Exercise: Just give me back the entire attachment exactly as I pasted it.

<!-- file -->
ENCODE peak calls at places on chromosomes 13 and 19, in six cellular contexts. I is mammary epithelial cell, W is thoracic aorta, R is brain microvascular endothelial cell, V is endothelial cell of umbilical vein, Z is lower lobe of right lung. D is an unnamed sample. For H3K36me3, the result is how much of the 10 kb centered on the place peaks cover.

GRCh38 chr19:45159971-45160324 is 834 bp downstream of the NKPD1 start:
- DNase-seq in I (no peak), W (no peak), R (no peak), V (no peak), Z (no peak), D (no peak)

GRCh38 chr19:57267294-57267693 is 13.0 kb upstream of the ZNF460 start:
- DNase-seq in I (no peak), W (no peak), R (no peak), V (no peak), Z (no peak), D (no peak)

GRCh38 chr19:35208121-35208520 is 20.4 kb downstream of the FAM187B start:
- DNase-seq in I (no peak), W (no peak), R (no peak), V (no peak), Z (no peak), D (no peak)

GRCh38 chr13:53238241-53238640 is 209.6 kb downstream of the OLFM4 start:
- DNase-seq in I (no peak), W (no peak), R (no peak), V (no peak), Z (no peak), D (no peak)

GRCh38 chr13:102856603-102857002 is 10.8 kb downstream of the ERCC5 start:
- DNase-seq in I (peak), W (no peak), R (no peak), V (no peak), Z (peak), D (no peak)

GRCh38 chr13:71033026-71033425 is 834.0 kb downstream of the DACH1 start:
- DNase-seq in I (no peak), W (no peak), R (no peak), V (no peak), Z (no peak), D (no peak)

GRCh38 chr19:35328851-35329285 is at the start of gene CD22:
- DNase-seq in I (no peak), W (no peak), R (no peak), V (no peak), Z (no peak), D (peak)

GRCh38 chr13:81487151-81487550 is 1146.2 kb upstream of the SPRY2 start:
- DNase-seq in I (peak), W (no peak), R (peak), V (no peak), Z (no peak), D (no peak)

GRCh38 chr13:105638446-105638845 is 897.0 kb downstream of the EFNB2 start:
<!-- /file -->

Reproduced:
ENCODE peak calls at places on chromosomes 13 and 19, in six cellular contexts. I is mammary epithelial cell, W is thoracic aorta, R is brain microvascular endothelial cell, V is endothelial cell of umbilical vein, Z is lower lobe of right lung. D is an unnamed sample. For H3K36me3, the result is how much of the 10 kb centered on the place peaks cover.

GRCh38 chr19:45159971-45160324 is 834 bp downstream of the NKPD1 start:
- DNase-seq in I (no peak), W (no peak), R (no peak), V (no peak), Z (no peak), D (no peak)

GRCh38 chr19:57267294-57267693 is 13.0 kb upstream of the ZNF460 start:
- DNase-seq in I (no peak), W (no peak), R (no peak), V (no peak), Z (no peak), D (no peak)

GRCh38 chr19:35208121-35208520 is 20.4 kb downstream of the FAM187B start:
- DNase-seq in I (no peak), W (no peak), R (no peak), V (no peak), Z (no peak), D (no peak)

GRCh38 chr13:53238241-53238640 is 209.6 kb downstream of the OLFM4 start:
- DNase-seq in I (no peak), W (no peak), R (no peak), V (no peak), Z (no peak), D (no peak)

GRCh38 chr13:102856603-102857002 is 10.8 kb downstream of the ERCC5 start:
- DNase-seq in I (peak), W (no peak), R (no peak), V (no peak), Z (peak), D (no peak)

GRCh38 chr13:71033026-71033425 is 834.0 kb downstream of the DACH1 start:
- DNase-seq in I (no peak), W (no peak), R (no peak), V (no peak), Z (no peak), D (no peak)

GRCh38 chr19:35328851-35329285 is at the start of gene CD22:
- DNase-seq in I (no peak), W (no peak), R (no peak), V (no peak), Z (no peak), D (peak)

GRCh38 chr13:81487151-81487550 is 1146.2 kb upstream of the SPRY2 start:
- DNase-seq in I (peak), W (no peak), R (peak), V (no peak), Z (no peak), D (no peak)

GRCh38 chr13:105638446-105638845 is 897.0 kb downstream of the EFNB2 start: